Business Climate, Capitol Connection, COVID-19, News|

On Thursday, President Biden announced the Labor Department’s Occupational Safety and Health Administration in the coming weeks will issue an “emergency temporary standard” that will mandate all employers with 100 or more employees to require their workers be vaccinated or undergo weekly Covid testing. This rule is estimated to impact 80 million private-sector workers, with businesses facing fines of up to $14,000 per violation.

Meantime, Montana now has a law in the books that prevents employers from requiring their employees to get the vaccine, or to use differing safety measures for vaccinated and unvaccinated employees. Violators will be subject to sanctions by the Montana Human Rights Bureau. HB702 passed the Montana Legislature at a time when most thought that the Covid situation was ending. The Delta variant has changed the calculus, and businesses are once again evaluating what they can do to guarantee a safe workplace for their employees and customers. 

Until we learn more about how the new federal directive interacts with the state law, it appears that employers with more than 100 employees in Montana may have no choice but to require all their workers to report weekly test results.  How will this be administered? Who will bear the cost? How will it be enforced? Is our state’s testing infrastructure prepared to take this on? Confusion, and the time and money that comes with trying to sort it out, does not bode well for our business climate. At minimum, the Montana business community needs additional clarification in order to comply with both the federal and state directives.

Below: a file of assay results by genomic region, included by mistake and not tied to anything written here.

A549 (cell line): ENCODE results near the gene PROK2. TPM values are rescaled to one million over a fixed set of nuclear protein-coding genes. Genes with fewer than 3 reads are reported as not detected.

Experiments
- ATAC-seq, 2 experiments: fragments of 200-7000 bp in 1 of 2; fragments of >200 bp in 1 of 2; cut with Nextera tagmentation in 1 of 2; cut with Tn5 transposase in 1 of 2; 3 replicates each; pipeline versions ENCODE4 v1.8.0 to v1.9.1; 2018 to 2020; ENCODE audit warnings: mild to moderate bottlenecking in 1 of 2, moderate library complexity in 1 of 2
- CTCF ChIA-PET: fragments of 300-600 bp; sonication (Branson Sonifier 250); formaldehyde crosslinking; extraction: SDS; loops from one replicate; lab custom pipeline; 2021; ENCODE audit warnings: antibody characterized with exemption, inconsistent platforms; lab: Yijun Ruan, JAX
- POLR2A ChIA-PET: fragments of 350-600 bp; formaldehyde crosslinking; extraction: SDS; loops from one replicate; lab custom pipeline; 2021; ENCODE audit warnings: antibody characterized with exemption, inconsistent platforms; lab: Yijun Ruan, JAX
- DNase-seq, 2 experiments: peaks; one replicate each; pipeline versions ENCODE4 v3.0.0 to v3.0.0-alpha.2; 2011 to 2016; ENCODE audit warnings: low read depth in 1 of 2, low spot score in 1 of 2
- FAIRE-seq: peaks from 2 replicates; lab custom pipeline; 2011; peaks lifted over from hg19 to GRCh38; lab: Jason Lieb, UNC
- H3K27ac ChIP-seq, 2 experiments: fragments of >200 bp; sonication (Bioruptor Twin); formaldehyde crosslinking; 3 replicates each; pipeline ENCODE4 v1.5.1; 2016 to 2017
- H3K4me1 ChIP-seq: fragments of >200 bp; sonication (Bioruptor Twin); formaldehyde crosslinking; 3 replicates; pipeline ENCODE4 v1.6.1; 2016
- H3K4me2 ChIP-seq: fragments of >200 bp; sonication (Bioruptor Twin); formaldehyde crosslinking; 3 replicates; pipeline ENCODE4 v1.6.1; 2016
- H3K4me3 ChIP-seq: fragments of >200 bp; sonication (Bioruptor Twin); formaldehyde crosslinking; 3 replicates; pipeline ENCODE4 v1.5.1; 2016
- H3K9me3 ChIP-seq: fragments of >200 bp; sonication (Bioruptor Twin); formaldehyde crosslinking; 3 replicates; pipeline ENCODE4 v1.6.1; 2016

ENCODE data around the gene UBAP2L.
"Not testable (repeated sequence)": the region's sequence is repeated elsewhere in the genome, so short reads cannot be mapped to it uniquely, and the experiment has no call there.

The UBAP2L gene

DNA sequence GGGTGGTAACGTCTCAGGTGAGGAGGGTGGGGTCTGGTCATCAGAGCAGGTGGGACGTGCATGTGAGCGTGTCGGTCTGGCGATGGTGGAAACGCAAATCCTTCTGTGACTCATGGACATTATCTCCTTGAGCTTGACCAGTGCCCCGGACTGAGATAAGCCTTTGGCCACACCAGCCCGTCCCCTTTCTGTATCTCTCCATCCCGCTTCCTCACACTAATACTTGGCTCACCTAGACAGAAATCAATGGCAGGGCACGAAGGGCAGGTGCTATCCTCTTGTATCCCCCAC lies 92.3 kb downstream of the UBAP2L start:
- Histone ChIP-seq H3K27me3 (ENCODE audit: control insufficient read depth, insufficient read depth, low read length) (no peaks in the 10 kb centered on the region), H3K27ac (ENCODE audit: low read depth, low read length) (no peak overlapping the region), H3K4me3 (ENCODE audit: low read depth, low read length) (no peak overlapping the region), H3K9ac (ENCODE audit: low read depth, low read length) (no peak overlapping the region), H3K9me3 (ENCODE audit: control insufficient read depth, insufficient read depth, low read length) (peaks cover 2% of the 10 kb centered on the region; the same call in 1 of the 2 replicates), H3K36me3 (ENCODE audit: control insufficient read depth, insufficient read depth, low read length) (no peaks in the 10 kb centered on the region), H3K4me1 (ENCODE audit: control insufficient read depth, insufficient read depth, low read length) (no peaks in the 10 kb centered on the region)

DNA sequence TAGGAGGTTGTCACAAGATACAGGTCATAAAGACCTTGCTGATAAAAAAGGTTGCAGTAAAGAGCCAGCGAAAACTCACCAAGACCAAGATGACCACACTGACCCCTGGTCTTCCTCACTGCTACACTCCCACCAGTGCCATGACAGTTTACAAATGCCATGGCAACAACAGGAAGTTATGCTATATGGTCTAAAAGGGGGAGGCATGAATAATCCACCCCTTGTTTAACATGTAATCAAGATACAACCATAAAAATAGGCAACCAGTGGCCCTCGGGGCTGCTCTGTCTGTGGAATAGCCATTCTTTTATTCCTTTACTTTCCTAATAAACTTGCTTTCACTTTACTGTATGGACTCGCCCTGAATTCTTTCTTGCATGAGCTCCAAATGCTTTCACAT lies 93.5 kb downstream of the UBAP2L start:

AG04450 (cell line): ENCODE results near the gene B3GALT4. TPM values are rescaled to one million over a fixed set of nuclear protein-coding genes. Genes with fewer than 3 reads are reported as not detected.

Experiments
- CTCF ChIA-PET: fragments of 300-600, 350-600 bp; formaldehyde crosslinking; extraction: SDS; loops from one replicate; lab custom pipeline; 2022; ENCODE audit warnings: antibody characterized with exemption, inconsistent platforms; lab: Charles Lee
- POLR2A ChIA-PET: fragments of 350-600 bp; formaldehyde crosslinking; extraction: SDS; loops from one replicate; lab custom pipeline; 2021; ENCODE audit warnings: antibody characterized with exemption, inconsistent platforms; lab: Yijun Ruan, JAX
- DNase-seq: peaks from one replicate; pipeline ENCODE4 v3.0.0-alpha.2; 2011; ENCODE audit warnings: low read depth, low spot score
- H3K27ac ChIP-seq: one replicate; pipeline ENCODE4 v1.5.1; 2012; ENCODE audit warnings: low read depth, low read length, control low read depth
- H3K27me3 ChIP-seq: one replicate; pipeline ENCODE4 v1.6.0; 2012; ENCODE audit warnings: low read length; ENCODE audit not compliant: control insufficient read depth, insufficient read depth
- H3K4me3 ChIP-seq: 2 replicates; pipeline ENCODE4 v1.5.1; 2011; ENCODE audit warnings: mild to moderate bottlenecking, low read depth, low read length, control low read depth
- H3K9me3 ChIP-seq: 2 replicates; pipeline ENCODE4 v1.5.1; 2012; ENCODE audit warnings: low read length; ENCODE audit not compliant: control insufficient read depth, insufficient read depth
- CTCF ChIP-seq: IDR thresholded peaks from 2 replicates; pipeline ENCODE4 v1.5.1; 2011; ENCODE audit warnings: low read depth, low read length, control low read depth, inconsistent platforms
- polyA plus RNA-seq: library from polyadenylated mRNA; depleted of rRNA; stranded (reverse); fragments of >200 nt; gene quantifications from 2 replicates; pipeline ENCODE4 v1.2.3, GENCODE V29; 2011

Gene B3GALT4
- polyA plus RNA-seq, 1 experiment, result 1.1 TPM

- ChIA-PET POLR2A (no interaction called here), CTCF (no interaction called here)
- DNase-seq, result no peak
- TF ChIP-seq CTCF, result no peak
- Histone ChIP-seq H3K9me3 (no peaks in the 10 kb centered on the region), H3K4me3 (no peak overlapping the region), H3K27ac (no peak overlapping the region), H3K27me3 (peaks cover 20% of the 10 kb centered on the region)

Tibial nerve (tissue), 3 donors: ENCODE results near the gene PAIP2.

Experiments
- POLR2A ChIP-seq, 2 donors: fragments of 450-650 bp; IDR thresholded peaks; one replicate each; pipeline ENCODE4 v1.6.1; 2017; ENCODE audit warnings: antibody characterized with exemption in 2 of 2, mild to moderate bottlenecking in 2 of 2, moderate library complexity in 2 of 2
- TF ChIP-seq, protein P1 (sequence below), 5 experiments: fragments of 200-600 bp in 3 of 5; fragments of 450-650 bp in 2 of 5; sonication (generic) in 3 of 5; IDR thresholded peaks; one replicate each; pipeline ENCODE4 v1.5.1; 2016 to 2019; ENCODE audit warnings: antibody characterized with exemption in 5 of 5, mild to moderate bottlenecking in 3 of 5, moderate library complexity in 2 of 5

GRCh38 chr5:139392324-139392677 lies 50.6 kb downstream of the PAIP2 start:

Montana is now in a unique and unenviable position. The Montana Chamber of Commerce has concluded the conflicting federal and state mandates both reflect excessive government intrusion into business and interference with private property rights of business owners. Businesses should have the right to make the best decisions for their business, just as individuals do when it comes to their personal healthcare choices. There will be free-market consequences in these business decisions, such as losing employees who disagree with their employer’s stance – but that’s capitalism at work.  We like capitalism, a lot!   

Lest we forget that finding and retaining workers is already challenging for all industries. As the state’s premier advocate for business, the Montana Chamber is concerned about how these dueling mandates could negatively impact workforce development. Given the health risks associated with Covid and employers being left without clear direction, we can’t rule out the possibility that a meaningful number of current employees nearing retirement age will decide to leave the workforce early. Nor can we overlook the fact that demand for labor is outstripping supply, which could lead to many workers choosing to leave larger employers for smaller employers to evade the mandate on philosophical grounds. Of course, there’s also the significant loss of productivity by having employees spend time testing and administering the mandate as opposed to actually working at a time when companies are already critically understaffed. 

We cannot allow business rights to be compromised – employers know their business best and will make informed decisions on their own to maintain a healthy workforce and workplace culture if they hope to navigate these challenging times. 

Todd O’Hair
President & CEO
Montana Chamber of Commerce

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